The nature of COVID imprinted hybrids on restaurateur’s conscious. At times, brands want to flex less throughout a single day to take advantage of mobility and behavior changes. For instance, a coffee shop in the front that turns into a lunch café at noon with a full wait staff. “The initial idea is just to make sure we understand what the flow and circulation should be,” he says. “But most importantly that [the client] understands what their own concept needs to be, because that will present us and you and your team from going in circles of what this is and why is this laid out in this manner.”
“How to make the most out of one space revenue wise has become important,” Valverde continues. “So that you can hit different markets at different times for more revenue.”
Customers coming back to dining rooms still want a memorable experience. That hasn’t changed. If anything, the space has to provide that more than usual given what it takes some guests to make the leap back. Celebratory occasions are on the rise for a reason. Consumers are turning to restaurants as an escape and place of reconnection, Valverde says.
A feature Coevál has pushed lately is “motion arts.” Basically, this boils down as a digital display inside a restaurant that could be an NFT. Or, it could show up as a video art piece that moves continuously throughout a day.
So instead of having a mural or wallpaper, Coevál places these motion art pieces in hallways, on the way to restrooms, etc., to create a technology-centered feature that enables a space to constantly change.
“That ‘Instagram moment’ that operators kind of cling on to is the entire restaurant should be technically Instagramable,” Valverde says. “The space needs to be layered. There needs to be textures and colors and lightning. … We get this request weekly and almost daily from different clients: ‘Everything looks great, where is my Instagram wall?’ So what we’re trying to do is figure out a nice balance between motion arts, and then interior design to make sure that the space feels like it’s an entire Instagram moment versus a neon wall that says ‘I love Tacos.’”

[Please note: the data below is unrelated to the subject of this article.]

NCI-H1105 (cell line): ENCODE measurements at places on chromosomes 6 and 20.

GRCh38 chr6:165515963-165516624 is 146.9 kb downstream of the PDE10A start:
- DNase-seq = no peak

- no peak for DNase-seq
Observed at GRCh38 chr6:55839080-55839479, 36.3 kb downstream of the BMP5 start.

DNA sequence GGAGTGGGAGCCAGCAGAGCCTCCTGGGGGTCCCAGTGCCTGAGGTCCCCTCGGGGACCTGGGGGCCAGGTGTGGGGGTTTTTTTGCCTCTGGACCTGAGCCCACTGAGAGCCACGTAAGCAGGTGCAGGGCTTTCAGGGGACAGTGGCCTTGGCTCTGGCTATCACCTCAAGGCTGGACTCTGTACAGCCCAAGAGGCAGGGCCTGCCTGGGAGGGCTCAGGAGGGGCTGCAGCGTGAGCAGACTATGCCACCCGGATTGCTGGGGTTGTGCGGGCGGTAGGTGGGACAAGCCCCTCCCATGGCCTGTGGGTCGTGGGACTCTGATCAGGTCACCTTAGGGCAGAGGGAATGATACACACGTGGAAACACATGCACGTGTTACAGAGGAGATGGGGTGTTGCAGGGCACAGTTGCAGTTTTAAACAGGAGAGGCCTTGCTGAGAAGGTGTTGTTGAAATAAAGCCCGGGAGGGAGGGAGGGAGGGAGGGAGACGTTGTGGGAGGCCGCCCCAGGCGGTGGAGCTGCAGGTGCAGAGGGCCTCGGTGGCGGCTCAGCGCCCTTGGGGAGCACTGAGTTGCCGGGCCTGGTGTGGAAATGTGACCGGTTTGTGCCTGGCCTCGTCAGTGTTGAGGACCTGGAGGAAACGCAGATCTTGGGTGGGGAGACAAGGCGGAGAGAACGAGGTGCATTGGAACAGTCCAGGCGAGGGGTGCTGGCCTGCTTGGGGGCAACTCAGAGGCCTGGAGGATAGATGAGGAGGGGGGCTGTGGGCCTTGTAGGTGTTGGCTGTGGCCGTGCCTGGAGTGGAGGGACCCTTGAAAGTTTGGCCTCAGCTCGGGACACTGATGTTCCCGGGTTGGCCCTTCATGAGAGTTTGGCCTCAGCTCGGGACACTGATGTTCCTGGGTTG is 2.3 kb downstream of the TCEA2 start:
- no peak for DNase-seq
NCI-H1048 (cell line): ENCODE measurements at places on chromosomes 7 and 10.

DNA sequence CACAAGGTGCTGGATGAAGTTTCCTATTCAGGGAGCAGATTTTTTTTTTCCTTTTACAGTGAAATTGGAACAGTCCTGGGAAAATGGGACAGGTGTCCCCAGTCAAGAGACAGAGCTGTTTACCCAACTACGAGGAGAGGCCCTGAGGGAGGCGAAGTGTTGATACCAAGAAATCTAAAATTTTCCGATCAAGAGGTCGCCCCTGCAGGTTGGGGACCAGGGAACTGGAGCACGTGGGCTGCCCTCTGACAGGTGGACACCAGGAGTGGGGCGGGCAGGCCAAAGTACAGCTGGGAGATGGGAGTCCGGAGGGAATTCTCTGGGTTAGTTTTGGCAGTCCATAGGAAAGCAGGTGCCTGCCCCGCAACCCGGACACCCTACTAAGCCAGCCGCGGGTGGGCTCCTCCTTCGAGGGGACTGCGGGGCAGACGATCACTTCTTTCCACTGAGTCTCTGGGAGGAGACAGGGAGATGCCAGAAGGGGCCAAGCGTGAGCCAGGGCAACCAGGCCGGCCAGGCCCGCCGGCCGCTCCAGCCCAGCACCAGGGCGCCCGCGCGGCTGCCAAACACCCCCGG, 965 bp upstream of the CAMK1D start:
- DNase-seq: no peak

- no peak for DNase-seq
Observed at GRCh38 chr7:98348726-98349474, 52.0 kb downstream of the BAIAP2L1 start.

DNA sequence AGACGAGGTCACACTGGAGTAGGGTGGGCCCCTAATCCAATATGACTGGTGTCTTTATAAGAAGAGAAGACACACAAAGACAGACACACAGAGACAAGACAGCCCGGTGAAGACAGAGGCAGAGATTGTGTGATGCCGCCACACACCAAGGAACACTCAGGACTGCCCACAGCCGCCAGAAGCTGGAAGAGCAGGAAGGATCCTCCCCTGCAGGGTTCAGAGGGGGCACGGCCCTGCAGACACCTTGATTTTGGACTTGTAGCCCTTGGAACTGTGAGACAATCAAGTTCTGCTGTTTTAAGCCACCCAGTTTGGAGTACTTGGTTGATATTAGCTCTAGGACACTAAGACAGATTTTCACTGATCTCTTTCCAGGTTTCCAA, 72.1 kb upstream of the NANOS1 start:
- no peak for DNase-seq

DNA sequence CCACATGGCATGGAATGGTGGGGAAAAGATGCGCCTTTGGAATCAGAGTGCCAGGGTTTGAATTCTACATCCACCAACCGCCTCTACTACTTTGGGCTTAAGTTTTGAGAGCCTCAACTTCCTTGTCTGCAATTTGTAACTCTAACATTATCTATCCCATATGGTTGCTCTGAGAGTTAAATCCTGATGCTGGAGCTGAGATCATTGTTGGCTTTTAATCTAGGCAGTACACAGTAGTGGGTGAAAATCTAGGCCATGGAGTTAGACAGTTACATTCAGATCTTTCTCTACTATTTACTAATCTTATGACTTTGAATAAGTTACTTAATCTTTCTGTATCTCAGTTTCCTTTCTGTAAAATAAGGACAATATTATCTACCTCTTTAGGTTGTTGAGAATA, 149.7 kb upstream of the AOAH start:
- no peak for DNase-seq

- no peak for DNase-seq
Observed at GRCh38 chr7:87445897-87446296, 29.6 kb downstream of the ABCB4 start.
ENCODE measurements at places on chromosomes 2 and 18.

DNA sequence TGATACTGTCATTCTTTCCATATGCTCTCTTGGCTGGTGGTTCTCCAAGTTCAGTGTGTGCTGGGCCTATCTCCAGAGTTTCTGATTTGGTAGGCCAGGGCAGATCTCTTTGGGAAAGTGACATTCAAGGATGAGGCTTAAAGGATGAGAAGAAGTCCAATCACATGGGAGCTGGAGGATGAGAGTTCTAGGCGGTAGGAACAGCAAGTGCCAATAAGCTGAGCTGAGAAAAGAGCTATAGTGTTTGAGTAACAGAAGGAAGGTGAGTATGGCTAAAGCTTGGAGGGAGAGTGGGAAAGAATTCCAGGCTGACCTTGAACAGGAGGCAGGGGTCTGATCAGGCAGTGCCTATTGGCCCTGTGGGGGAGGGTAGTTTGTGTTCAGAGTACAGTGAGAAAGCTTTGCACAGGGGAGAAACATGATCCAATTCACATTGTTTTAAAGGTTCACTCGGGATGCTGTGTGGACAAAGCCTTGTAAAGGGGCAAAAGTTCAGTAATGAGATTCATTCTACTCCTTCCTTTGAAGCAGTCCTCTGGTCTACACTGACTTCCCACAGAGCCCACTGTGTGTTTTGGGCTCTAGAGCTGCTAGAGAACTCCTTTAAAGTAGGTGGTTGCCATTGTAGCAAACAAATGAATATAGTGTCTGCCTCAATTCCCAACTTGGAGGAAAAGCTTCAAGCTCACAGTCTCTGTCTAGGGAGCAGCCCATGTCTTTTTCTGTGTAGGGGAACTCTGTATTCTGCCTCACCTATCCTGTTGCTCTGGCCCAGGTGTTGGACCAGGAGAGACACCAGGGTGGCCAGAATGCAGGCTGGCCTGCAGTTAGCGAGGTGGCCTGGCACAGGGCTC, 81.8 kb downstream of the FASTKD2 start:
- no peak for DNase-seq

“I think what’s important is figuring out what the next step is going to be past an Instagram moment,” he adds.
Another shift of late was a transition to closed kitchens. The open-kitchen, on-display movement before COVID reverted somewhat, in many cases as a response to health regulations, Valverde says.
Part of it, however, is also a consumer pivot to help people feel safer. “Our last few clients have requested closed kitchens because they just want to focus on the environment,” he says. “I think the trend is coming back. And then the high-end restaurants are having expo kitchens with islands and a really nice showcase.”
Supply hang-ups have challenged designers just like it’s hamstrung operators. Valverde says they’re “scrambling constantly” to make sure whatever they spec and source is ordered and purchased quickly. What’s in stock, how soon can they get it, and ensuring the manufacturer isn’t backed up have become staples of the deisgn experience.
Pre-coronavirus, Valverde says, Coevál could build restaurants within 12–14 weeks. It now takes “easily” 20–24, even 26 weeks. “Almost double,” he says. You have lead times on fixtures and from general contractors. Layer that on top of permit expediting (they’re also backed up) and procedures and regulations, and everyone is left waiting for the puck to start moving.
Prices on metal, concrete, and “everything else that you would think is not going to be very expensive,” Valverde says, have gone up “dramatically.”
Coevál has seen significant ranges in projects, too. Some operators are taking aim at 16,000–20,000-square-foot boxes while others are trying to keep it under 3,000 to ensure they can pay rent if things go awry again.
Overall, though, the design world reflects what’s always been critical for brands, Valverde says. Whether it’s a website or Instagram or the lobby of a restaurant, the verbiage, feel, and language of a brand not only draws guests back to restaurants, but rewards them for making the trip.
“I think people just want to go back to what it was before,” he says.